Hardly a day goes by without a news report on the European Union. The once so applauded opening of the borders between member states is currently under attack: aren’t the European countries making it far too easy for criminals and illegal migrants to move freely between them? And didn’t they rush headlong into a common currency without stopping to consider the consequences? Meanwhile, we have come to realize that some of the members are unable to meet the EU’s financial obligations.
Right-wing parties are winning voters by calling for stricter immigration policies – and even a return to border checks. Many people are also predicting the end of the euro. A collective plan to rescue the weaker countries can apparently no longer count on either financial or moral support. All in all, an uncertain and turbulent future awaits each of the member states.
Beneath the banner of a common flag, Europe has always been a patchwork of independent nations. The crisis has made it clear that a United States of Europe is still a long way off. An EU breakup, which would result in a prosperous north and a less prosperous south, is seriously being considered. In the future, further disintegration is perhaps a more likely prospect than political union.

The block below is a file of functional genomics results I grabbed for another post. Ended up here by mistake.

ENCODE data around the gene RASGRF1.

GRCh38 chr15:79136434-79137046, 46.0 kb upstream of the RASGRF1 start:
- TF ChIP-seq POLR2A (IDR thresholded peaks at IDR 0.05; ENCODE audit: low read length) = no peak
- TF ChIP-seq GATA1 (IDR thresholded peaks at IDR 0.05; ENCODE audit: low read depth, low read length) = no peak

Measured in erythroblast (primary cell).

These uncertainties sparked the series of works titled ‘Circus Europe’, which were created by Machteld van Buren in 2012. These eight large collages illustrate how the struggle for survival is being waged various European countries. Each country is depicted as an animal: the body consists of a map onto which the realistic head of an animal has been superimposed. Germany appears to be a bird of prey – not the traditional eagle, but a vulture. Great Britain is portrayed with a number of horse’s heads, which form part of the landscape. The awkward juxtaposition of these figures suggests that the UK is not only struggling with its position within the EU, but is also divided by internal strife.
The juggling acts which these circus animals have to perform to keep themselves going are indicative of how each nation functions. But just how the stunts work is not entirely clear. Rather than leaving it to politicians to define the Europe of today and tomorrow, it would be good to have artists depict it as well. Given the tone of the debate, alternatives with a playful or visionary element might actually be quite useful. So let the fun begin: ‘Ladies and Gentlemen, welcome to Circus Europe!’
Follow this process as more writing and imagery develops throughout 2013.
In January 2013 the Courthouse Gallery, Ennistymon (Ireland) presents CIRCUS EUROPE: an international collaboration of poetry and images. With eight large collages by Machteld van Buren (the Netherlands). The exhibition runs from January 12 – February 1, 2013.
Eight poets are invited to offer their interpretation of these images: Jo Slade, Frank Golden, Jessie Lendennie and Patrick Chapman from Ireland, Arnoud van Adrichem, Martin Reints, Lieke Marsman and Peter van Lier from the Netherlands. Irish publisher Salmon Poetry is publishing a booklet of this project.
Translated by Susan Massotty